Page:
22 January 2016
Source: HRO.org (info)
The Russian Ministry of Justice has prepared amendments to the law on non-profit organizations which, according to its officials, ‘clarify the concept of political activity’. In brief, they want practically all and anything undertaken by activists in the public sphere to be classified as ‘political’. But this is the way the law is presently being interpreted, with no need of these amendments. The document is available on the government’s website for draft legislation.
Polit.ru reports that the draft amendments refer to seven ways that NGOs, functioning as ‘foreign agents’, could be considered to be engaging in ‘political activity’.
The amendments, drawn up by the officials, include the following as spheres in which political activity takes place: building state and federal structures, guaranteeing the sovereignty and territorial integrity of the country, guaranteeing law and order, the defence of the country, foreign policy, the preservation and stability of the political system, and the socio-economic and national development of Russia. The actions of government and local self-governing institutions, and the regulation of the human and civil rights and freedoms also constitute political activity.
NGO activity in the spheres of science, culture, the arts, and health does not, in the officials’ view, come within the category ‘political’.
The draft legislative proposals also include, as political activity, participation in the organizing and carrying out of public events, rallies, demonstrations, actions or pickets, and the organizing and holding of public discussions and speeches. Participation in the organization of elections and referenda, acting as electoral observers, and participation in political parties can also be a forms of political activity.
The Ministry of Justice also proposes that public appeals to state institutions or officials should be classified as political actions.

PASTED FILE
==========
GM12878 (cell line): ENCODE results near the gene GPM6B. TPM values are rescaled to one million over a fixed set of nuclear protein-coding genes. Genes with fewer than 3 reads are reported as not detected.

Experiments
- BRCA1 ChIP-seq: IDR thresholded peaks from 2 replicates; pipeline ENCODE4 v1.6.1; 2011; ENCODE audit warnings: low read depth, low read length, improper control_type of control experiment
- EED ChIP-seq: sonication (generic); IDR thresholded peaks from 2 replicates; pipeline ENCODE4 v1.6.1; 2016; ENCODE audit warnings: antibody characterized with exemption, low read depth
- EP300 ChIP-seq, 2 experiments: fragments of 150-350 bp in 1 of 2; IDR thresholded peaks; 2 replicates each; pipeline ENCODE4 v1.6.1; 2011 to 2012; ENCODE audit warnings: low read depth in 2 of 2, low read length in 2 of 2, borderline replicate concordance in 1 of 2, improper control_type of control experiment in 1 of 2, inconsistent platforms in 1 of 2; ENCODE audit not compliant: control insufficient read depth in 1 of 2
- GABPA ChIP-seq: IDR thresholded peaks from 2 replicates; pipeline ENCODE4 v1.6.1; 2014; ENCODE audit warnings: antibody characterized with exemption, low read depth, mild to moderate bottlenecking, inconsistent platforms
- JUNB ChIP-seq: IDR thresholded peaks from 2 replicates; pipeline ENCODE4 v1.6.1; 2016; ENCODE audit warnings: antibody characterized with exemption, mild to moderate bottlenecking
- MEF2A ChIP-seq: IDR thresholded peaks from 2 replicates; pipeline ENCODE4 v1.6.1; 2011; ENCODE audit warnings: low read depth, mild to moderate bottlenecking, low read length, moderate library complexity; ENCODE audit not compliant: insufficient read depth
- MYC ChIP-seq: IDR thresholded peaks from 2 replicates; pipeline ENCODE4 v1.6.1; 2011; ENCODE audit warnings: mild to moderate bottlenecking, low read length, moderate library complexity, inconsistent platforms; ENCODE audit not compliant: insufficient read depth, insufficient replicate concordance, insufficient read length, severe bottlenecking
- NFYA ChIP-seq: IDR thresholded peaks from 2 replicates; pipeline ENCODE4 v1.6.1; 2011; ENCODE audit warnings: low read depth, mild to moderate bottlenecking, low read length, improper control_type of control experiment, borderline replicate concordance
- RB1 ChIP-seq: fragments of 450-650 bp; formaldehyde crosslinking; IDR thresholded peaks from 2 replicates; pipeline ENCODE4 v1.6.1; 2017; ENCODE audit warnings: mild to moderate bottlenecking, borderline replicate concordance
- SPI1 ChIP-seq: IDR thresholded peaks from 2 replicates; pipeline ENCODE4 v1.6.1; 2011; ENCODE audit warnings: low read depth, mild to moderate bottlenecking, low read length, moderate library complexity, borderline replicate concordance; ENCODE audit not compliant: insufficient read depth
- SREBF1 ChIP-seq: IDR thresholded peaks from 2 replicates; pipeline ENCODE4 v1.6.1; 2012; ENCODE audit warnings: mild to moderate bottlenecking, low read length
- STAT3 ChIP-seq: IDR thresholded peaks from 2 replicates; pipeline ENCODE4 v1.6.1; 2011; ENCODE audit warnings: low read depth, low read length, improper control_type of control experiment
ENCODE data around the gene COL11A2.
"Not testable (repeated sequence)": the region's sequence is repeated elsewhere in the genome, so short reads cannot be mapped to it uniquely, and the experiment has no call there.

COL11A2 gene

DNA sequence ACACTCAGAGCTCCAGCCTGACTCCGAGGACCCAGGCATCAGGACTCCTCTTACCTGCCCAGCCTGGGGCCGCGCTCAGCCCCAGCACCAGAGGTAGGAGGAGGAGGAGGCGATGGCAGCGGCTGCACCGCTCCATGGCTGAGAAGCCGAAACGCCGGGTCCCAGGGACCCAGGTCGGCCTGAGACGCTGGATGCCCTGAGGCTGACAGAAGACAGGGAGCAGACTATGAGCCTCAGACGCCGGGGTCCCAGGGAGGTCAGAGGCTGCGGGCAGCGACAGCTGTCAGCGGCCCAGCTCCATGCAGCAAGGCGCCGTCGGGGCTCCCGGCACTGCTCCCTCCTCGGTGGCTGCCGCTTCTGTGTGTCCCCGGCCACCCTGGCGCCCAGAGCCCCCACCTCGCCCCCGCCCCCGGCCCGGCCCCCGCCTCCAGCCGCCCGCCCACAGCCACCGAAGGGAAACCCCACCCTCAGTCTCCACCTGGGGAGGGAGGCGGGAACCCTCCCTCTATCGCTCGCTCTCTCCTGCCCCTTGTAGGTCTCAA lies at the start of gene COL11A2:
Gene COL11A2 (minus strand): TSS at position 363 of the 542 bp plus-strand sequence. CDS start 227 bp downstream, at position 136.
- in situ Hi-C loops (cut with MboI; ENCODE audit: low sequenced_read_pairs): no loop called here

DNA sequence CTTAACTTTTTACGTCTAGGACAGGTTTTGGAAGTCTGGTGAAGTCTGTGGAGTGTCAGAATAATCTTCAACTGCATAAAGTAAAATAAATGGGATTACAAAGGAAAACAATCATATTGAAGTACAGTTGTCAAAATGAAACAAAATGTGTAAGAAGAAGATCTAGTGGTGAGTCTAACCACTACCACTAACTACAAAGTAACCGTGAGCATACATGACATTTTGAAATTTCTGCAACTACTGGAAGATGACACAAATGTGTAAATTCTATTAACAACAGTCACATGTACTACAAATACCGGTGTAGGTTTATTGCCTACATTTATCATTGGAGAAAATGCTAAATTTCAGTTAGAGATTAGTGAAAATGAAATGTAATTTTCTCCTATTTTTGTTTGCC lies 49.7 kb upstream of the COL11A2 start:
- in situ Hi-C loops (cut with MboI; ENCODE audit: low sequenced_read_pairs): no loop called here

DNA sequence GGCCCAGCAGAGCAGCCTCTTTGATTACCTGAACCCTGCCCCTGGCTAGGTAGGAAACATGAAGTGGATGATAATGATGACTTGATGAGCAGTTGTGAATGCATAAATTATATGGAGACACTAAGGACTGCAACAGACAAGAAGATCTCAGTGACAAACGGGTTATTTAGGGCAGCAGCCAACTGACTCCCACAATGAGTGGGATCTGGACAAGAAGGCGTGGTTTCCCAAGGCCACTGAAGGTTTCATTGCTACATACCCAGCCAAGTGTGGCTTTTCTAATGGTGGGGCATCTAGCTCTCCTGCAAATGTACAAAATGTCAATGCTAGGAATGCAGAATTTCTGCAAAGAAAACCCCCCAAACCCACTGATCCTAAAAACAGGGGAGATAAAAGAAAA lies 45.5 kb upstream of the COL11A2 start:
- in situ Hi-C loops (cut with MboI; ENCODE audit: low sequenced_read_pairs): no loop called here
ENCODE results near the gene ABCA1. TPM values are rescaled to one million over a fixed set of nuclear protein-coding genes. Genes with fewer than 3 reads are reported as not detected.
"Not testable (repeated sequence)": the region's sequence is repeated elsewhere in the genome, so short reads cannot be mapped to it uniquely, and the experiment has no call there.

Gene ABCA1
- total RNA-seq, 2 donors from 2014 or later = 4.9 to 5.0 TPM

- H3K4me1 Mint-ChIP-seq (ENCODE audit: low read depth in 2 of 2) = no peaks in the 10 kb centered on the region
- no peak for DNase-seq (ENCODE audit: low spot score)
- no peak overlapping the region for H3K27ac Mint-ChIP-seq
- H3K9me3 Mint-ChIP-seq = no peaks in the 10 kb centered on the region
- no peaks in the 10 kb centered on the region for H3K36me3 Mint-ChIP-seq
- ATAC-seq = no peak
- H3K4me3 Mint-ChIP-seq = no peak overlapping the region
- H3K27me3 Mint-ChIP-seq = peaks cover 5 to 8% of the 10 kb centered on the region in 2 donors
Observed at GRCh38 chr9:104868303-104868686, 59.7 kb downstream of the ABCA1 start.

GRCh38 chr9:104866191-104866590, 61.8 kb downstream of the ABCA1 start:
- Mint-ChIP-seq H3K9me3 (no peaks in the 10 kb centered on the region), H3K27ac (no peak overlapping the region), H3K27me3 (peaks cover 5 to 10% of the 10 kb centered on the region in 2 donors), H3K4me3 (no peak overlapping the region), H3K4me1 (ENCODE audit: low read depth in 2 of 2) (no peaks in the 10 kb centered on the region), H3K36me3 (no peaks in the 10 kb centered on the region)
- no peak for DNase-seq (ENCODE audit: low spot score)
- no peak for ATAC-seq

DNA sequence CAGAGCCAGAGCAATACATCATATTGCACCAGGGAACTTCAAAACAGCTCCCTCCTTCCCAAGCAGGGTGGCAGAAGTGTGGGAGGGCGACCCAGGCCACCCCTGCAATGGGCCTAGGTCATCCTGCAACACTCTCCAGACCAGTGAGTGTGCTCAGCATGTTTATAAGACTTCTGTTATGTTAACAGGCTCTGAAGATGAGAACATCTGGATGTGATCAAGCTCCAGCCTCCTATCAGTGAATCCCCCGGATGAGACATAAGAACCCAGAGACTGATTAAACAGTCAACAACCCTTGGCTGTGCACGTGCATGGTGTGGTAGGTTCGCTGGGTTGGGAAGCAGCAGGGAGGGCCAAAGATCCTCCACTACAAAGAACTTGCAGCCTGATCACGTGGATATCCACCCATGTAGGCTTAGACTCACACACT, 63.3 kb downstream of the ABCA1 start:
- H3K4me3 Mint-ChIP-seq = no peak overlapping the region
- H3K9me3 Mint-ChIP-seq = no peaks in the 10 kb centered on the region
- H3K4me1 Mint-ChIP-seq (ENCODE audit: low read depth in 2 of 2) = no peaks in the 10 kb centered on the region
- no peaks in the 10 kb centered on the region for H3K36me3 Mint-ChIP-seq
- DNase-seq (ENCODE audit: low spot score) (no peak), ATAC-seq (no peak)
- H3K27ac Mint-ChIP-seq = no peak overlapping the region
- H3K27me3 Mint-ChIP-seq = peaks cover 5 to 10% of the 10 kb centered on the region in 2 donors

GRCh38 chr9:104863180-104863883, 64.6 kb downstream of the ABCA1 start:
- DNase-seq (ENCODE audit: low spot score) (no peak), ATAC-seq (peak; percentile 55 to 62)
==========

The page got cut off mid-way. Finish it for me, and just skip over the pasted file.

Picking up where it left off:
It is further proposed that distributing evaluations of current decision-making by state institutions and of their policies should be classified as political activity; as should engaging in activity aimed at influencing opinions or convictions about social and political affairs, and this should include the carrying out and publication of public opinion surveys or other sociological data.
In October 2015, following a session of the Presidential Council for the Development of Civil Society and Human Rights, Vladimir Putin instructed the presidential administration to prepare, within three months, amendments to the NGO law which would clarify the concept of political activity in Russia.
Russian NGOs have repeatedly voiced their disagreements with the law and have appealed against it, including to the European Court on Human Rights. Human rights activists have emphasized that the law is ‘of a clearly discriminatory character and reflects a very negative historical context.’
The International Memorial Society emphasized, in a special statement that ‘…The conceptual framework of the law on “foreign agents” is not based on the principle of the rule of law. The law does not provide an answer to a single problem. The aims of its initiators were highly political and opportunistic, and its formulation remains, deliberately, legally vague and opaque…. The law on “foreign agents” in effect lays the presumption of guilty on an artificially singled out group of organizations….’
Translated by Mary McAuley
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